Ewing Galloway as assistant editor at the publication. The Literary Digest is best-remembered today for the circumstances surrounding its demise; as it had done in 1916, 1920, 1924, 1928 and 1932, it conducted a straw poll regarding the outcome of the 1936 presidential election. Before 1936, it had always predicted the winner; the 1936 poll showed that the Republican candidate, Governor Alfred Landon of Kansas, was to be the overwhelming winner. This seemed possible to some, as the Republicans had fared well in Maine, where the congressional and gubernatorial elections were held in September, as opposed to the rest of the nation, where these elections were held in November along with the presidential election, as they are today; this outcome seemed likely in light of the conventional wisdom, "As Maine goes, so goes the nation", a saying coined because Maine was regarded as a "bellwether" state which supported the winning candidate's party. In November, Landon carried only Maine. Landon's electoral vote total of eight is a tie for the record low for a major-party nominee since the American political paradigm of the Democratic and Republican parties began in the 1850s.
The Democrats joked, "As goes Maine, so goes Vermont." The magazine was so discredited by this discrepancy. In retrospect, the polling techniques employed by the magazine were to blame. Although it had polled ten million individuals, it had surveyed its own readers first, a group with disposable incomes well above the national average of the time, shown in part by their ability still to afford a magazine subscription during the depths of the Great Depression, two other available lists: that of registered automobile owners and that of telephone users, both of which were wealthier than the average American at the time. Research published in 1972 and 1988 concluded that non-response bias was the primary source of this error, although their sampling frame was quite different from the vast majority of voters. George Gallup's American Institute of Public Opinion achieved national recognition by predicting the result of the 1936 election and by correctly predicting the quite different results of the Literary Digest poll to within about 1%, using a smaller sample size of 50,000.
Gallup's last poll before the election predicted. The official tally gave Roosevelt 61%; this debacle led to a considerable refinement of public opinion polling techniques and came to be regarded as ushering in the era of modern scientific public opinion research. History of opinion polls Freedman, David. Statistics. New York: Norton. ISBN 0-393-92972-8. Digitized archives: 2,037 Issues, 73,776 Articles, 115,219pp January 2, 1897 to January 22, 1938.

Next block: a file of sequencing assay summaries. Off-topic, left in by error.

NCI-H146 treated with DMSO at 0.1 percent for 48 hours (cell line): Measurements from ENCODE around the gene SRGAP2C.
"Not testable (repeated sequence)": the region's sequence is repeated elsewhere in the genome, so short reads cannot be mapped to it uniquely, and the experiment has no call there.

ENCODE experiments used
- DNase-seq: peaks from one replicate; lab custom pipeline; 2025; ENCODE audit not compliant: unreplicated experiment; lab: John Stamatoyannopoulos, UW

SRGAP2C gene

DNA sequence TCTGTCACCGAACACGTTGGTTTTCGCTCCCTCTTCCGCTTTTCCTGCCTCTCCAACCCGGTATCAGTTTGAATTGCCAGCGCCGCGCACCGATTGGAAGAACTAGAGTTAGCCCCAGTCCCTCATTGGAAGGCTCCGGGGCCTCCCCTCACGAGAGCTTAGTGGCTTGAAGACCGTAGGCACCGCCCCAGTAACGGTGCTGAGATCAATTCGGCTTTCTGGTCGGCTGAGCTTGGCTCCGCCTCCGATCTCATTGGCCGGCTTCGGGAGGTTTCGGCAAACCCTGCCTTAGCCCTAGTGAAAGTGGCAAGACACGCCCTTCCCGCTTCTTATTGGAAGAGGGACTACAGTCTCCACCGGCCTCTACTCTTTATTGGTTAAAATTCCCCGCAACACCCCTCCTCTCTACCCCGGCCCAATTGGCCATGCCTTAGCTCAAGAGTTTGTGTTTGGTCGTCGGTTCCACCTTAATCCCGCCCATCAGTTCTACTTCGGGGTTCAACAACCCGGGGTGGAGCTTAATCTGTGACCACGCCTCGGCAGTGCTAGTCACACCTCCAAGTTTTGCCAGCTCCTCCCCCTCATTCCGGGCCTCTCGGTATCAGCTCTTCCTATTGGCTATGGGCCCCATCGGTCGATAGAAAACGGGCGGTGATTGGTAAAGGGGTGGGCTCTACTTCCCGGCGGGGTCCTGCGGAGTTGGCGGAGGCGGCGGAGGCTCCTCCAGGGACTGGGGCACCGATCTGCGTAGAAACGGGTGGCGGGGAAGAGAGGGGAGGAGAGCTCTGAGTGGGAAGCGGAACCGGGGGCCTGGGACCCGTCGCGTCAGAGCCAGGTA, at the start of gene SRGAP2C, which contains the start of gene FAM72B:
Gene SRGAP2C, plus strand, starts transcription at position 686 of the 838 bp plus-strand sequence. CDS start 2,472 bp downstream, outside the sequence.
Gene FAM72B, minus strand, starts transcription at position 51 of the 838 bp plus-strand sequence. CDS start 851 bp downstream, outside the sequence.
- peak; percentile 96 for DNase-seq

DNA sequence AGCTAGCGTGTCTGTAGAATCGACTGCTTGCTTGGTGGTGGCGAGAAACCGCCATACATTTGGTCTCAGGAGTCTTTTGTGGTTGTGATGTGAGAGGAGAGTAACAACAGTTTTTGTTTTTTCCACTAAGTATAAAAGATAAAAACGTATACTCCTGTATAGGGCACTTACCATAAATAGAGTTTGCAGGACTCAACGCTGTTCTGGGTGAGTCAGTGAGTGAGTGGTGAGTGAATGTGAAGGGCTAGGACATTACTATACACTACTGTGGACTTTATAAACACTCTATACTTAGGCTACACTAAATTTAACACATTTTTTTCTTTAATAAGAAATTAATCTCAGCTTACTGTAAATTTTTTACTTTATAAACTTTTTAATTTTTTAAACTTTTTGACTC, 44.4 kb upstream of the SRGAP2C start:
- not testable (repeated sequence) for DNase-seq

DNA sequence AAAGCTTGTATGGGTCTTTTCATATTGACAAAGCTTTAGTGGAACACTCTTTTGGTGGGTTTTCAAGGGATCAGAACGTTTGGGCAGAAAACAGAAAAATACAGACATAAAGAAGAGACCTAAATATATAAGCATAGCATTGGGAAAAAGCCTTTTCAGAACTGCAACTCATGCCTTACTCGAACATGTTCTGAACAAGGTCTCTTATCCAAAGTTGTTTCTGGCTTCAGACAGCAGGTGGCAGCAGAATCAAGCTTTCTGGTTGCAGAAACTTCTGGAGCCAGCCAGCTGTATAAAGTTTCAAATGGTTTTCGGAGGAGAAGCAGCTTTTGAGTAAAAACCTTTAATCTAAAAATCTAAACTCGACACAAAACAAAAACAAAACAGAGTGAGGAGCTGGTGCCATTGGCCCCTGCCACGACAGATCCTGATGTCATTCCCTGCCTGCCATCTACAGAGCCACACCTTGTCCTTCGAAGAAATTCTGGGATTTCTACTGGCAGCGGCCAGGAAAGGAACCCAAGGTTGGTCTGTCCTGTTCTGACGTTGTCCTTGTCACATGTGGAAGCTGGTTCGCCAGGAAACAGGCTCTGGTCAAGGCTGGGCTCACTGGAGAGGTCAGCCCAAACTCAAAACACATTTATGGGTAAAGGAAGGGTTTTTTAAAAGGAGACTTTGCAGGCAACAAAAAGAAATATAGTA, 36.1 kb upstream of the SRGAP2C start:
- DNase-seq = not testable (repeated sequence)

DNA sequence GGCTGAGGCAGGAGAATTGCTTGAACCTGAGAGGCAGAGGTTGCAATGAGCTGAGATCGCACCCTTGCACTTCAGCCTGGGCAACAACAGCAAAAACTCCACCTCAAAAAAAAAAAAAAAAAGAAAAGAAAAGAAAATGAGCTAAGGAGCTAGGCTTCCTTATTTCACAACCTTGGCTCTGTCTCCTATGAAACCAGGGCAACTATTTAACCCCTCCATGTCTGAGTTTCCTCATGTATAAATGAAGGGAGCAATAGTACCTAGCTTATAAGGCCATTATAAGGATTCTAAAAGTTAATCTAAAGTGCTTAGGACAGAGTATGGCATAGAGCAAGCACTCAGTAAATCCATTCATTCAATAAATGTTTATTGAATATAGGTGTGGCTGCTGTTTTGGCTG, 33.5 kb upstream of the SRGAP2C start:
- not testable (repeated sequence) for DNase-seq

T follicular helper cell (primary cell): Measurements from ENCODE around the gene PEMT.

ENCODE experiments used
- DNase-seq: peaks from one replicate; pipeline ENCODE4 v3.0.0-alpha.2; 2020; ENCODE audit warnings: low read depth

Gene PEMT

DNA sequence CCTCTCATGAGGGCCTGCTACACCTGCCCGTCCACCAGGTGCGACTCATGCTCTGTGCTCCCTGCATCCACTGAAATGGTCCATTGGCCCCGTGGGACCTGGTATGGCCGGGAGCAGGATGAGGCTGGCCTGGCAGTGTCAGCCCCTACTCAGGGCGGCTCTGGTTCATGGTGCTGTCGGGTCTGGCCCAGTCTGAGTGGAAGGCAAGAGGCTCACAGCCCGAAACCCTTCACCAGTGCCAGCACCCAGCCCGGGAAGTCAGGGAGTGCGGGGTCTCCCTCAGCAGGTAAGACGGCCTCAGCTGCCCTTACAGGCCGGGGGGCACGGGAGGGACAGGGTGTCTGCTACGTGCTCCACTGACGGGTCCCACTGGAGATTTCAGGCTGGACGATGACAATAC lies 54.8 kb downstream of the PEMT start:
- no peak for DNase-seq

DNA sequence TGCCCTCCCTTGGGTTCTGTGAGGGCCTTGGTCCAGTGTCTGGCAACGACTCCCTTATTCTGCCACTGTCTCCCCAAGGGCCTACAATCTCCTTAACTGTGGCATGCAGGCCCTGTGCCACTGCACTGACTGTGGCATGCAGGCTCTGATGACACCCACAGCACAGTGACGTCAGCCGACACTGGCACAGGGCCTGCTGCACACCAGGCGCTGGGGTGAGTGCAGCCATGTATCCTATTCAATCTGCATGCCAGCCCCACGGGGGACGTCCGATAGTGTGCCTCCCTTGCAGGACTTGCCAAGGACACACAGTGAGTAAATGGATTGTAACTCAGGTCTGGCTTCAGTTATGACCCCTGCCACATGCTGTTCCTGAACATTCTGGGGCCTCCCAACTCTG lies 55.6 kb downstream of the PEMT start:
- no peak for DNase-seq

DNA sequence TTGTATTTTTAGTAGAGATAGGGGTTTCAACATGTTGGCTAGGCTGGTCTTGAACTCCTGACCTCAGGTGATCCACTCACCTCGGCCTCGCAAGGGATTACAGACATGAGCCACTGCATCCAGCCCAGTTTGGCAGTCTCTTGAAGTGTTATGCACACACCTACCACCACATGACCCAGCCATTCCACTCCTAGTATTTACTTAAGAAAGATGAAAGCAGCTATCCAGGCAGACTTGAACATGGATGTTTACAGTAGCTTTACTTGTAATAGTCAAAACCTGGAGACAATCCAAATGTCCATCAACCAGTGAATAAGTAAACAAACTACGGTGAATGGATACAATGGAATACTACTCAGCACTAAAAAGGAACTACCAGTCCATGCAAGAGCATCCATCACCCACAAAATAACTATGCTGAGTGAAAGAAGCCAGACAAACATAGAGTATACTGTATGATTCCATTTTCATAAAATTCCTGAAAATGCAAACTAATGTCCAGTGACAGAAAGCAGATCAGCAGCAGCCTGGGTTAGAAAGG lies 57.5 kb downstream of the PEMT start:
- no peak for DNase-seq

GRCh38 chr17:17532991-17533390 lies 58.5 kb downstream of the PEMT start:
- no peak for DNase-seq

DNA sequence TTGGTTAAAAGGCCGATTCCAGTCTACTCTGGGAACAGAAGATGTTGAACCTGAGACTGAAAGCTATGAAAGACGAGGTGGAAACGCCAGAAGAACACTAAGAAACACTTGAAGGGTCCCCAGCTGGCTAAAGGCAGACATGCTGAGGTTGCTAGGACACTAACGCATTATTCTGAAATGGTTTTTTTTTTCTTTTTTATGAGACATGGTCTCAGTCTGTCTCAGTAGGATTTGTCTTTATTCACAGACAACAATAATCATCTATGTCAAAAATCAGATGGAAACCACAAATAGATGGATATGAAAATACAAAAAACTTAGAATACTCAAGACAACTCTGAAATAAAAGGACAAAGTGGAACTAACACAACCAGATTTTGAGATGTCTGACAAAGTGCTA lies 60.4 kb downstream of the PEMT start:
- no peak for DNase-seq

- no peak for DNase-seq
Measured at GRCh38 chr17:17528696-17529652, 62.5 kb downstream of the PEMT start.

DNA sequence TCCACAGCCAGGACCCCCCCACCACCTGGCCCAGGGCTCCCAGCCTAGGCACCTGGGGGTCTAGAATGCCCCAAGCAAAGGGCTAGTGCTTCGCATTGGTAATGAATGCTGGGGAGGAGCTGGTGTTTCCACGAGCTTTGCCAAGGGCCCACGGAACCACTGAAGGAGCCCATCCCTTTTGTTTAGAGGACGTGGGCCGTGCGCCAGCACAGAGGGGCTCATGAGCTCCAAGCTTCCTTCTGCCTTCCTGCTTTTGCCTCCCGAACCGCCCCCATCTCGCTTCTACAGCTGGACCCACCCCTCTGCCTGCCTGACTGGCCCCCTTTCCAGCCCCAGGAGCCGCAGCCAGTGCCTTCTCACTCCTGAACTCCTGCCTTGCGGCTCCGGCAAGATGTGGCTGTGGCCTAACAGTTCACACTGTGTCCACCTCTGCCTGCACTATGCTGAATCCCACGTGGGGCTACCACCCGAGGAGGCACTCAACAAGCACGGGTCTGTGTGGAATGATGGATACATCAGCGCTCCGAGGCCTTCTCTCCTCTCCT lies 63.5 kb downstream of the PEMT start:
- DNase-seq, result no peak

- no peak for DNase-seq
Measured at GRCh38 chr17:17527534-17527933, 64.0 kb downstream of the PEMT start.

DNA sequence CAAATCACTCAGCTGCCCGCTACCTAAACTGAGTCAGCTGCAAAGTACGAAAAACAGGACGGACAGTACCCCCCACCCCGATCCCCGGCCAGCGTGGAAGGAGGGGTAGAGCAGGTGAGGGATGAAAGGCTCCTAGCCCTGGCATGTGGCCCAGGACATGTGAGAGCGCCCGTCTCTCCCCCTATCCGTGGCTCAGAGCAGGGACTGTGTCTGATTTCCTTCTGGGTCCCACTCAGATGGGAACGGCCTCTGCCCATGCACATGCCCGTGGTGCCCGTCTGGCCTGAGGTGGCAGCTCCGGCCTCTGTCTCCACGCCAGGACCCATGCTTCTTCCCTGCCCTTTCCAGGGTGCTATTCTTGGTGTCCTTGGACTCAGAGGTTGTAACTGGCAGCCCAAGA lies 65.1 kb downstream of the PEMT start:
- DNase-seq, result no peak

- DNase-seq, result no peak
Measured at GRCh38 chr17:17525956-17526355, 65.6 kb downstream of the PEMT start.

A newspaper is a periodical publication containing written information about current events and is typed in black ink with a white or gray background. Newspapers can cover a wide variety of fields such as politics, business and art, include materials such as opinion columns, weather forecasts, reviews of local services, birth notices, editorial cartoons, comic strips, advice columns. Most newspapers are businesses, they pay their expenses with a mixture of subscription revenue, newsstand sales, advertising revenue; the journalism organizations that publish newspapers are themselves metonymically called newspapers. Newspapers have traditionally been published in print. However, today most newspapers are published on websites as online newspapers, some have abandoned their print versions entirely. Newspapers developed as information sheets for businessmen. By the early 19th century, many cities in Europe, as well as North and South America, published newspapers; some newspapers with high editorial independence, high journalism quality, large circulation are viewed as newspapers of record.
Newspapers are published daily or weekly. News magazines are weekly, but they have a magazine format. General-interest newspapers publish news articles and feature articles on national and international news as well as local news; the news includes political events and personalities and finance, crime and natural disasters. The paper is divided into sections for each of those major groupings. Most traditional papers feature an editorial page containing editorials written by an editor and expressing an opinion on a public issue, opinion articles called "op-eds" written by guest writers, columns that express the personal opinions of columnists offering analysis and synthesis that attempts to translate the raw data of the news into information telling the reader "what it all means" and persuading them to concur. Papers include articles which have no byline. A wide variety of material has been published in newspapers. Besides the aforementioned news and opinions, they include weather forecasts; as of 2017, newspapers may provide information about new movies and TV shows available on streaming video services like Netflix.
Newspapers have classified ad sections where people and businesses can buy small advertisements to sell goods or services. Most newspapers are businesses, they pay their expenses with a mixture of subscription revenue, newsstand sales, advertising revenue; some newspapers are at least government-funded. The editorial independence of a newspaper is thus always subject to the interests of someone, whether owners, advertisers, or a government; some newspapers with high editorial independence, high journalism quality, large circulation are viewed as newspapers of record. Many newspapers, besides employing journalists on their own payrolls subscribe to news agencies, which employ journalists to find and report the news sell the content to the various newspapers; this is a way to avoid duplicating the expense of reporting from around the world. Circa 2005, there were 6,580 daily newspaper titles in the world selling 395 million print copies a day; the late 2000s–early 2010s global recession, combined with the rapid growth of free web-based alternatives, has helped cause a decline in advertising and circulation, as many papers had to retrench operations to stanch the losses.